Myanmar’s shadow National Unity Government (NUG) on Monday met for the first time with leaders from the country’s formidable Arakan Army (AA) insurgent group, prompting speculation over an alliance that an analyst said could give the opposition the upper hand over an overextended military.
NUG Foreign Minister Zin Mar Aung and Min Ko Naing, the head of its Alliance Relations Committee, held a two-hour meeting via video conference with United League of Arakan/Arakan Army (ULA/AA) chairman, Gen. Tun Myat Naing, and Gen. Sec. Nyo Tun Aung. The NUG said in a statement that the two sides discussed “the current political situation in Myanmar.”
“The parties held cordial discussions on the state of the nation and exchanged views,” said the statement, which referred to the Rakhine group as the “ULA/AA-led Rakhine People’s Government.”
“Additionally, the current activities of the National Unity Government were discussed by relevant ministries,” it added, without providing further details.
AA spokesperson Khing Thukha confirmed the meeting in an interview with RFA’s Myanmar Service, calling it an “exchange of views” on the political situation in Myanmar more than 15 months after the military took power in a Feb. 1, 2021, coup.
The AA agreed to a ceasefire with Myanmar’s military in late 2020 after around two years of intensive fighting. The ceasefire was tested in February when the military attacked two AA bases in Rakhine state, prompting clashes in the region, sources told RFA at the time. Talks with the NUG, which the junta has labeled a “terrorist organization,” are likely to ruffle feathers in Naypyidaw.
When asked whether the AA expects a resumption of fighting with the military in Rakhine, Khaing Thukha said that time will tell.
“It depends on [the junta’s] actions, and whether they respond militarily or politically,” he said. “We will respond as necessary, depending on their actions.”
Monday’s meeting came a day after the NUG issued a statement marking Rakhine National Day and expressing condolences for “the suffering of the people affected by the military and political conflict in Rakhine state,” and pledging to “work with relevant organizations to bring about justice.”
The shadow government sent a similar message on April 10 to mark the 13th anniversary of the founding of the AA.
Potential shift in power
Political analyst Ye Tun said that if talks between the NUG and the ULA/AA are successful, fighting could resume in Rakhine and shift the nationwide balance of power in favor of the armed resistance, led by the NUG-aligned People’s Defense Force (PDF) paramilitary group.
“If renewed fighting occurs there, the military will have to extend its forces even further to deal with a new battlefront,” he said.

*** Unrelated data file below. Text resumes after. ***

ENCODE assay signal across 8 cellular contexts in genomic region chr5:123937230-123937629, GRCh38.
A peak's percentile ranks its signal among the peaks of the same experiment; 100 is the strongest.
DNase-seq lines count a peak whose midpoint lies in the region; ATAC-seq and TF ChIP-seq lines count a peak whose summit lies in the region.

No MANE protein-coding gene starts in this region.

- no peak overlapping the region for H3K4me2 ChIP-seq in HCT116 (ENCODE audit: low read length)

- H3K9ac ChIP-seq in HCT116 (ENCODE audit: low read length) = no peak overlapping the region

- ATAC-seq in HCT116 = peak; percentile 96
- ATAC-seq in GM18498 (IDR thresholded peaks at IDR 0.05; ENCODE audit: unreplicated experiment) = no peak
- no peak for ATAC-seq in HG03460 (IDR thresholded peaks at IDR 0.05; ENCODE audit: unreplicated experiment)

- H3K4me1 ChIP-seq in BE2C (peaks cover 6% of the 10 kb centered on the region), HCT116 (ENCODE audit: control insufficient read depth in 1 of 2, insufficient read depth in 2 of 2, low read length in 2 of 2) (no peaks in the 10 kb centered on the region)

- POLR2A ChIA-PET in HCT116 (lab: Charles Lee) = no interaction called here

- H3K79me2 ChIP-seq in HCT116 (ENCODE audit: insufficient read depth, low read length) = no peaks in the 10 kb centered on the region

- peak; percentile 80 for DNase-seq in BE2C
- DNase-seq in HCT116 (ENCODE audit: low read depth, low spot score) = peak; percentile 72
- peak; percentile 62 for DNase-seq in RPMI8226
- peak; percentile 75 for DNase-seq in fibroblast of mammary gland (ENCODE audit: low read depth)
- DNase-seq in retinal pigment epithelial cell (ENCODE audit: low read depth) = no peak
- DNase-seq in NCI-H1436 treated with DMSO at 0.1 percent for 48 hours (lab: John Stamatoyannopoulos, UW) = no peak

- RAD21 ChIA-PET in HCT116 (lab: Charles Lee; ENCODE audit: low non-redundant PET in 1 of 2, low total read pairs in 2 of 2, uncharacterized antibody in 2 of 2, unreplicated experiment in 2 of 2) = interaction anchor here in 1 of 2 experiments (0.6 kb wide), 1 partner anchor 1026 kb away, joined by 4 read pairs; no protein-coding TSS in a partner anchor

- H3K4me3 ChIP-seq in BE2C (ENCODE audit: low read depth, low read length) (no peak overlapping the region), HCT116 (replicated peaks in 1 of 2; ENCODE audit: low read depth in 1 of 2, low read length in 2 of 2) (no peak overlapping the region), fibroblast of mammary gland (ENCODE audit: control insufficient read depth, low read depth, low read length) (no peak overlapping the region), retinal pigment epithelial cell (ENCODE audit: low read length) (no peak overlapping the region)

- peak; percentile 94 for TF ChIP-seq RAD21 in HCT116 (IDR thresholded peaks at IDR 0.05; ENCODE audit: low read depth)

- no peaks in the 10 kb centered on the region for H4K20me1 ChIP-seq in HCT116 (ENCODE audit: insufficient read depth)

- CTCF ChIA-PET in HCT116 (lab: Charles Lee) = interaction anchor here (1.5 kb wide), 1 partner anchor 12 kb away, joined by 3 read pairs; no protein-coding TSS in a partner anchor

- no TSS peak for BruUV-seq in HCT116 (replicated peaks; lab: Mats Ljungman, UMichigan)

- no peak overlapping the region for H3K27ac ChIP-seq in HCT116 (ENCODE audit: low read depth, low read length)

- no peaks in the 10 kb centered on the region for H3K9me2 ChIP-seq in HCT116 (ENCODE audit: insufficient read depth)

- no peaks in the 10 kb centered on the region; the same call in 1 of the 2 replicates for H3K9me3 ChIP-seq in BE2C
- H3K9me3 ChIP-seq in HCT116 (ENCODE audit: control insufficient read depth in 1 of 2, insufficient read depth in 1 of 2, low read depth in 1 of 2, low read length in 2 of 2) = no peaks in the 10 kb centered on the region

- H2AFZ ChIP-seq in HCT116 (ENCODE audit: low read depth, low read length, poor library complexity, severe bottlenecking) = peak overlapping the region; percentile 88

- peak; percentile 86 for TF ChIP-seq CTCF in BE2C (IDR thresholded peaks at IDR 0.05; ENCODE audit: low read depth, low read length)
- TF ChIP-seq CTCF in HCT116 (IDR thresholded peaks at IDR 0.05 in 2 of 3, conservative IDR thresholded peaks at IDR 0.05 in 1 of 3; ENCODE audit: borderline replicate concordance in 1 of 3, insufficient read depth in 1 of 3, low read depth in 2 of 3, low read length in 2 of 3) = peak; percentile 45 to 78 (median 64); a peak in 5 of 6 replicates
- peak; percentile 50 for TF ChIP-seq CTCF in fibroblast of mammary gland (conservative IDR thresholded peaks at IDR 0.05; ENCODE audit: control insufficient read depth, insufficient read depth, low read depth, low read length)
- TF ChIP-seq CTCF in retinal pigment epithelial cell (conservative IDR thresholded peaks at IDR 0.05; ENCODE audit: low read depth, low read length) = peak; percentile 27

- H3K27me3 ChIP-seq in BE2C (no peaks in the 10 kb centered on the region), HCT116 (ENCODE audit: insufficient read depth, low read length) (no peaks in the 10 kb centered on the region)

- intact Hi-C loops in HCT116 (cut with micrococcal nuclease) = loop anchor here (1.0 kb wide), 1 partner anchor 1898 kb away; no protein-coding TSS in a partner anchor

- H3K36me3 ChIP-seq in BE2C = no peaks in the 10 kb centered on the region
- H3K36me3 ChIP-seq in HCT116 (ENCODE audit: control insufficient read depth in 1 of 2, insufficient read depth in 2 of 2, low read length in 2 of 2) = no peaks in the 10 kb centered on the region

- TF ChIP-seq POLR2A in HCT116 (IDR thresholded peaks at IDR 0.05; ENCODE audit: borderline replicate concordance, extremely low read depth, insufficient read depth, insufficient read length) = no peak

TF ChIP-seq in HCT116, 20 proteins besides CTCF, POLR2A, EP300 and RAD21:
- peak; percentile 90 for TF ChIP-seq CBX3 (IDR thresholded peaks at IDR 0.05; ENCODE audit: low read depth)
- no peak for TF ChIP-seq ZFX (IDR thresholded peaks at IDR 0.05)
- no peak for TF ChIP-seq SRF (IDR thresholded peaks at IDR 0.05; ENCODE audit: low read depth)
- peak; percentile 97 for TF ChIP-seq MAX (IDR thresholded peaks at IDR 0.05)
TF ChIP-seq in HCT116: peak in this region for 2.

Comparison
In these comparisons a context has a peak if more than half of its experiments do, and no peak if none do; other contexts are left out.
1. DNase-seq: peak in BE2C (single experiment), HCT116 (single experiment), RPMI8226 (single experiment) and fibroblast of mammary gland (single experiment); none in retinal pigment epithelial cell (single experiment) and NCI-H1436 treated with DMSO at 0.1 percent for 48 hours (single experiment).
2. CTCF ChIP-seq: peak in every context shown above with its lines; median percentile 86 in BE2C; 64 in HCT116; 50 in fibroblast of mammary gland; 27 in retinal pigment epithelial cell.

“It would not be able to mobilize and attack in one place, so the PDFs would enjoy a slight advantage over the other fronts.”
Ye Tun noted that the AA has yet to respond to an invitation to peace talks last month from junta chief, Snr. Gen. Min Aung Hlaing. He said the ethnic Rakhine army would not attend if it pursues an alliance with the NUG.
Earlier this month, the country’s four most powerful ethnic armed groups — the Kachin Independence Organisation, the Karen National Union, the Karenni National Progressive Party and the Chin National Front— all rejected the invitation, saying that by not offering the NUG and the PDF the chance to participate, the junta showed it is unwilling to meet halfway.
The NUG has reportedly made overtures to the AA in the past.
On April 16, ULA/AA Chairman Tun Myat Naing tweeted that the NUG had “invited us to join hands” in the aftermath of the coup, but the AA chose not to respond because “we had our own agenda to pursue.”
Fierce fighting erupted between the military and the AA in December 2018 under deposed National League for Democracy leader Aung San Suu Kyi’s civilian government, but the two sides brokered a ceasefire in November 2020 and the region had been largely quiet since.
However, on May 15 this year, the AA announced that the junta had undermined the agreement and said clashes with the military “could occur at any time” in Rakhine state.
Ten armed ethnic groups have signed a Nationwide Ceasefire Agreement with the government since 2015 and have suggested that the deal remains in place, despite an already flailing peace process that was all but destroyed by the unpopular junta’s coup. Previously, all 10 said they would not pursue talks with the military, which they view as having stolen power from the country’s democratically elected government.
The military has made 12 invitations to the country’s armed ethnic groups since the coup, but the April offering marked the first time Min Aung Hlaing said he would attend.
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